It’s widely understood that today’s workforce contains three, sometimes four, generations of workers. They often have very different communication styles, work habits and priorities. For this reason, companies are bending and twisting internal practices like a pretzel to engage and get the best out of everyone. There’s an inherent benefit in helping each individual maximize their potential based on their specific needs, and if we all understand each other better, we’re better off as a team.
Unfortunately, companies are spending far too much time talking about and focusing on what separates them rather than the things that bind everyone together. At the very least, in terms of corporate messaging and rallying teams of people to accomplish great things, a focus on those characteristics which are more universal human needs, as opposed to generation preferences, is ideal.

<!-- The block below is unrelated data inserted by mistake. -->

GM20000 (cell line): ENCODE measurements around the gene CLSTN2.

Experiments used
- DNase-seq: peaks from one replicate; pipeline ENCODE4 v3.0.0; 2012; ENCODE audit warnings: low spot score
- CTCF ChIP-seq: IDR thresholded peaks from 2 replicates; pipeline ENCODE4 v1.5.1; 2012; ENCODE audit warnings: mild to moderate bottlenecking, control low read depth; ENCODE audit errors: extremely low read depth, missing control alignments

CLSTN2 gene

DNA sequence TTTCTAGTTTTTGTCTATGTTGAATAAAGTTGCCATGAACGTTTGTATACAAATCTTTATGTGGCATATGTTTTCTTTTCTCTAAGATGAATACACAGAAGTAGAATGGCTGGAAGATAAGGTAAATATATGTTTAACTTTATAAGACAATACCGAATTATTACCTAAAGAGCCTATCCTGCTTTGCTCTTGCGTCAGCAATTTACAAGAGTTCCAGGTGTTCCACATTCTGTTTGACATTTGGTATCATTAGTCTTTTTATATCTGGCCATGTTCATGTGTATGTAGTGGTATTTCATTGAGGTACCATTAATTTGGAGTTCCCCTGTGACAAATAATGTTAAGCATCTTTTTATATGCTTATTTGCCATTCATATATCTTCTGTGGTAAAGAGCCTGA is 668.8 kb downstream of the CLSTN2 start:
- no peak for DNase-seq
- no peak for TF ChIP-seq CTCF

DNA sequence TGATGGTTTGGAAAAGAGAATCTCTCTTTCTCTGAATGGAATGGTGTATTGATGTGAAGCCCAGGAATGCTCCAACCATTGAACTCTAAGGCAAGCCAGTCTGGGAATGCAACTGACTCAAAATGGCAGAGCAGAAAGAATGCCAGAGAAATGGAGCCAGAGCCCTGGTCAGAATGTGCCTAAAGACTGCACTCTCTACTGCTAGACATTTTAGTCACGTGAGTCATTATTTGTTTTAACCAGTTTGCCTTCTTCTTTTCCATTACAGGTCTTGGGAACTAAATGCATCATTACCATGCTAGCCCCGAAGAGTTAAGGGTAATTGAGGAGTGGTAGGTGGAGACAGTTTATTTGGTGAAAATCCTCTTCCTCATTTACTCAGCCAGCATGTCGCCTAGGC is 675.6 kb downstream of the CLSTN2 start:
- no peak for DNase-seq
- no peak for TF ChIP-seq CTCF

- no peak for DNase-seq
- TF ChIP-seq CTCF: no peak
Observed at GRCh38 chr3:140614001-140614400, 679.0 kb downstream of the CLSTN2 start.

- Everyone values recognition
- Everyone wants to be associated with a winner
- Everyone craves respect
- Everyone wants to learn
- Nobody likes to feel left out
The best part about some of these preferences—areas like appreciation cost organizations very little. It remains a tremendous business tool that hearkens back to the expression, “It costs nothing to be nice.” Well, the same can be said for taking the time to say ‘thank you.’ Yes, there are times when we spend a little to make others feel special, but more often than not, our culture of appreciation is defined more by taking the time to let someone know they’re valued.
It’s important to understand the value of showing appreciation in ways big and small, but most importantly, is the frequency to which you’re showing appreciation. If you’re familiar with Maslow’s Hierarchy of Needs, you know that esteem is right near the top of that triangle and being appreciated certainly lends itself towards fulfilling this most basic of needs.
Parts of this post are adapted from another post by the author, found here.